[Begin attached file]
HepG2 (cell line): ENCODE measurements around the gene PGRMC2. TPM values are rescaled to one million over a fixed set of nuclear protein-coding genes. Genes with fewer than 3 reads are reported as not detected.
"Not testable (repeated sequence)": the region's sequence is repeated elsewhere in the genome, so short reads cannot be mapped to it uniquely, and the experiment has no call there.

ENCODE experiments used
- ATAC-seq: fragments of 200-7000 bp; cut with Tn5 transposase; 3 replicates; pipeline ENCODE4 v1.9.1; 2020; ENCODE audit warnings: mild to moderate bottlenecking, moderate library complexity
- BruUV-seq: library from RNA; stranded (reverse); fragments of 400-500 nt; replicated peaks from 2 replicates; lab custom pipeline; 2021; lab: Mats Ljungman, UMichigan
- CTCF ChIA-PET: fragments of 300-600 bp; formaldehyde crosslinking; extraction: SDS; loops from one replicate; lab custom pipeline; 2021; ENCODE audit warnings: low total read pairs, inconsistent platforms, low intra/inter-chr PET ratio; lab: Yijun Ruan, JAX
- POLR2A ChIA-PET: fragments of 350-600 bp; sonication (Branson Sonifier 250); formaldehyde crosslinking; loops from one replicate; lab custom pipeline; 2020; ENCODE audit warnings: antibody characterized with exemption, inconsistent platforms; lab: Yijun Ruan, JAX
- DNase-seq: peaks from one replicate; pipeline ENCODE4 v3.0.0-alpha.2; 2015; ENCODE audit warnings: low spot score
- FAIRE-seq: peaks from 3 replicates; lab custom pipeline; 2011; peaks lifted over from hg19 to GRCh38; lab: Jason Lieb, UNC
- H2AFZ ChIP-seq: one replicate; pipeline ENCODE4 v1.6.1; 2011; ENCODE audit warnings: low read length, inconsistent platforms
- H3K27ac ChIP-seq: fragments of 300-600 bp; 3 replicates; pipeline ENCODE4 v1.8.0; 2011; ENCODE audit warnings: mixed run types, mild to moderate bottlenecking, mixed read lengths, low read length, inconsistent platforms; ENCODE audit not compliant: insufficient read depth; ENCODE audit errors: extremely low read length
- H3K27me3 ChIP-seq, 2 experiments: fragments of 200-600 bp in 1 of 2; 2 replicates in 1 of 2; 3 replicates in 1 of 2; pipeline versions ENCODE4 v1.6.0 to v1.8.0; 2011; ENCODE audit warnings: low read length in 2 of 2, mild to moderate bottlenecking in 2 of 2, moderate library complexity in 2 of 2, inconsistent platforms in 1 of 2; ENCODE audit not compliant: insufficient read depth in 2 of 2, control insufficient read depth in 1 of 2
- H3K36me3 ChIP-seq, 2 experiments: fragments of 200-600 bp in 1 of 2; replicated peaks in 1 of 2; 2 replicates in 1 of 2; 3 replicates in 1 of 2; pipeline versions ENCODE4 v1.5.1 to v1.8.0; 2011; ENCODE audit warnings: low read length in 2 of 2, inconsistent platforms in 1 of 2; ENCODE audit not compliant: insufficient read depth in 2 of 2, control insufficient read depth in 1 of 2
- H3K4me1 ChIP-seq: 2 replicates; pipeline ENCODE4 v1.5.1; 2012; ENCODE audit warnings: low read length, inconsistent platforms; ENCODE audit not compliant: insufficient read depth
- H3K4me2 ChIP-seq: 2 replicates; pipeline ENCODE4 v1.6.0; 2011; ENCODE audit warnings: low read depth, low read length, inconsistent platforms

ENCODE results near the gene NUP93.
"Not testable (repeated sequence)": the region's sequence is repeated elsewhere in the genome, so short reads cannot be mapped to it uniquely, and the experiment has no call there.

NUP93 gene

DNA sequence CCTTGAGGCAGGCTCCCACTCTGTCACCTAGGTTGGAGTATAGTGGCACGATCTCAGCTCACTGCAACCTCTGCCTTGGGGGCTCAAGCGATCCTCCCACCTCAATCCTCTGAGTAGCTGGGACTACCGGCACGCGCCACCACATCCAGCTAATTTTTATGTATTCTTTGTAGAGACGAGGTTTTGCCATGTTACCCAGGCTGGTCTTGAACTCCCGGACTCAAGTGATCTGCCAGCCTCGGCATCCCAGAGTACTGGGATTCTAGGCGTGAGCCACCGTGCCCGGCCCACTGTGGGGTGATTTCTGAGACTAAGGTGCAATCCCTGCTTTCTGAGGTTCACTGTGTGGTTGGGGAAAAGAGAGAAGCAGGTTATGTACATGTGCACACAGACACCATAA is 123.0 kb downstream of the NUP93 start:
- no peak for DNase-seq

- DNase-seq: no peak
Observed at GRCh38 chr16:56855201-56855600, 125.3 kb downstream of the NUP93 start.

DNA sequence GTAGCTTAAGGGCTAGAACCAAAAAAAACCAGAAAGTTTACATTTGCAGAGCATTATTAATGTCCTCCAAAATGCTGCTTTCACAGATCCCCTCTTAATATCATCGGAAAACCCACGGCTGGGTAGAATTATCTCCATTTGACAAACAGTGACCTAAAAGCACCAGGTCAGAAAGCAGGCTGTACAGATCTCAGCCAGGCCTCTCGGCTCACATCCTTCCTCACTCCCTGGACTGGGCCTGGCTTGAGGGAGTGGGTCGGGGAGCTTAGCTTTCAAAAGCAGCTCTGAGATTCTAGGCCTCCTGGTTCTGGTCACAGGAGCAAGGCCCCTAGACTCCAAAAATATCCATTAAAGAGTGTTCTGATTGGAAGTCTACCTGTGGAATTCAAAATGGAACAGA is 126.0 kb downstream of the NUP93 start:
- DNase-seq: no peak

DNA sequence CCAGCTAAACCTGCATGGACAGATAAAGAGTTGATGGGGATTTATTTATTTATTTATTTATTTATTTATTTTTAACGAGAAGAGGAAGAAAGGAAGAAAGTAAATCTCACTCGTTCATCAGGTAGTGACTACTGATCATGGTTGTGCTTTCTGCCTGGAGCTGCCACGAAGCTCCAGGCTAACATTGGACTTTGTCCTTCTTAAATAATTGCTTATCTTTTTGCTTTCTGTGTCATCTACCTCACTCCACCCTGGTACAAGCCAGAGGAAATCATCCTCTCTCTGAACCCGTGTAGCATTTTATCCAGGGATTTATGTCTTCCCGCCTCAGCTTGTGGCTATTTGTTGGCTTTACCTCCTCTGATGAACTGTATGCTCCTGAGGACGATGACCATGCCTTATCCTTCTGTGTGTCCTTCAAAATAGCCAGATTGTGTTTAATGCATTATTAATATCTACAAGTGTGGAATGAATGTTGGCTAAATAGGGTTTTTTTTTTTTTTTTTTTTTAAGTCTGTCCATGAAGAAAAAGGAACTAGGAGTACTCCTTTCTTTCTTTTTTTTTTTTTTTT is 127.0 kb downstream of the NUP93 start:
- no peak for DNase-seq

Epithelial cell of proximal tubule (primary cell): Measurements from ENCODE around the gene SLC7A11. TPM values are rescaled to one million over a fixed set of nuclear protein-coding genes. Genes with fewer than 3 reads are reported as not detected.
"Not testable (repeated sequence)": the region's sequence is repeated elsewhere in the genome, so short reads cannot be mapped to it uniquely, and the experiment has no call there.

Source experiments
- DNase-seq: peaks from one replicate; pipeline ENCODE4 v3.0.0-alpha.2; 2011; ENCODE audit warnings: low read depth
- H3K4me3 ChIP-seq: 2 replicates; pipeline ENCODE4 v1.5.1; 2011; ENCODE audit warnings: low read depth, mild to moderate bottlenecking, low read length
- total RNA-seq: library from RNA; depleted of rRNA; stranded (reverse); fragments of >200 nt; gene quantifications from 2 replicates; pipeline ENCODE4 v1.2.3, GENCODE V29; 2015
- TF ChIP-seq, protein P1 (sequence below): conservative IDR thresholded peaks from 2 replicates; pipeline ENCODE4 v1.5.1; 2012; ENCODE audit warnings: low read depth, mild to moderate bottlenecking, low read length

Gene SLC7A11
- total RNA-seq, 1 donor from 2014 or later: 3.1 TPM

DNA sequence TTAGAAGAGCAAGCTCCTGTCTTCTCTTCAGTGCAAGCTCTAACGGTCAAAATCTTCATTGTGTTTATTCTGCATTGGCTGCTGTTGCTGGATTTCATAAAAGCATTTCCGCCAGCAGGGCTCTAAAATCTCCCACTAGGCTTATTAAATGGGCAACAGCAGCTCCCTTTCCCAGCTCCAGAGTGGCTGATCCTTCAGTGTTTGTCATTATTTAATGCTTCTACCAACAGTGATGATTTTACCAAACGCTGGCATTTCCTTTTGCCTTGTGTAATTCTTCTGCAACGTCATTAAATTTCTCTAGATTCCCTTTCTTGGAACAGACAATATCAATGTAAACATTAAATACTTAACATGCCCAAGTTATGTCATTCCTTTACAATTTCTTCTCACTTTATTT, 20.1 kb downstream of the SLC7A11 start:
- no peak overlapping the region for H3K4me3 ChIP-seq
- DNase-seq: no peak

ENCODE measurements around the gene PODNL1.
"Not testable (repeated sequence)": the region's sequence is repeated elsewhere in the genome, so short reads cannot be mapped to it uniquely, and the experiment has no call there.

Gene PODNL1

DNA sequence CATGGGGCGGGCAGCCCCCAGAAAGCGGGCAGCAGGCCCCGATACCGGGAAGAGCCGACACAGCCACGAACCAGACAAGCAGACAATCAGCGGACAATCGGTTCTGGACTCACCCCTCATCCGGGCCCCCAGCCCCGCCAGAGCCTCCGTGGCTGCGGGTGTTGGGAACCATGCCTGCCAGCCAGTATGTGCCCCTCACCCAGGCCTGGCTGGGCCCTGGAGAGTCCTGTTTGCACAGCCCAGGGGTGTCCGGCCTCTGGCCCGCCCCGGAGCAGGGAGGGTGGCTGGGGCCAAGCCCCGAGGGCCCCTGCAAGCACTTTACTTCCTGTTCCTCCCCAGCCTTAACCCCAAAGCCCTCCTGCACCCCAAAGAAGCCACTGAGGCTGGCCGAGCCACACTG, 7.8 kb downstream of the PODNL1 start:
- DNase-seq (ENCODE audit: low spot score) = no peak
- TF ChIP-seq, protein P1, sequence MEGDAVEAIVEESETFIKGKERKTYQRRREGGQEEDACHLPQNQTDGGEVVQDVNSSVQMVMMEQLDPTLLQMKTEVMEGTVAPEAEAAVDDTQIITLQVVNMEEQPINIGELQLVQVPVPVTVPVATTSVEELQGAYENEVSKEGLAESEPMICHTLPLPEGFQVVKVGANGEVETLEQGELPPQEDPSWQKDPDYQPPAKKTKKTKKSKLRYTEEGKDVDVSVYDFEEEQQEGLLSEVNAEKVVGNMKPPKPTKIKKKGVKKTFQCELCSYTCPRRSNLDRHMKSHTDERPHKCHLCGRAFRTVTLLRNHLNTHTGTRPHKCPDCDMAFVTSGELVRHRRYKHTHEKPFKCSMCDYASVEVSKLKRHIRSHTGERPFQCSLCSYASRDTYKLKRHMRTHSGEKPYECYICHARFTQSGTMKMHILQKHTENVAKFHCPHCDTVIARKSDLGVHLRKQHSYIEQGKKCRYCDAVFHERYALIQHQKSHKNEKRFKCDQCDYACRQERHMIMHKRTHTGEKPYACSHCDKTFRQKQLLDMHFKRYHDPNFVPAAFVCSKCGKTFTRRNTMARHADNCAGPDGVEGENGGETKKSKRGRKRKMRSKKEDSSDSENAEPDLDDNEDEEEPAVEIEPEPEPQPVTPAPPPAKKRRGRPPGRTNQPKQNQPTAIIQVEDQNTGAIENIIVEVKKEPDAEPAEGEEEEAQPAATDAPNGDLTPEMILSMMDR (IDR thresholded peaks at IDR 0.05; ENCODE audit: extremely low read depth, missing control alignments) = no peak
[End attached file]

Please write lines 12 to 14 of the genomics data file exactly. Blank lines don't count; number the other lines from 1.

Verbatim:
- H3K27me3 ChIP-seq, 2 experiments: fragments of 200-600 bp in 1 of 2; 2 replicates in 1 of 2; 3 replicates in 1 of 2; pipeline versions ENCODE4 v1.6.0 to v1.8.0; 2011; ENCODE audit warnings: low read length in 2 of 2, mild to moderate bottlenecking in 2 of 2, moderate library complexity in 2 of 2, inconsistent platforms in 1 of 2; ENCODE audit not compliant: insufficient read depth in 2 of 2, control insufficient read depth in 1 of 2
- H3K36me3 ChIP-seq, 2 experiments: fragments of 200-600 bp in 1 of 2; replicated peaks in 1 of 2; 2 replicates in 1 of 2; 3 replicates in 1 of 2; pipeline versions ENCODE4 v1.5.1 to v1.8.0; 2011; ENCODE audit warnings: low read length in 2 of 2, inconsistent platforms in 1 of 2; ENCODE audit not compliant: insufficient read depth in 2 of 2, control insufficient read depth in 1 of 2
- H3K4me1 ChIP-seq: 2 replicates; pipeline ENCODE4 v1.5.1; 2012; ENCODE audit warnings: low read length, inconsistent platforms; ENCODE audit not compliant: insufficient read depth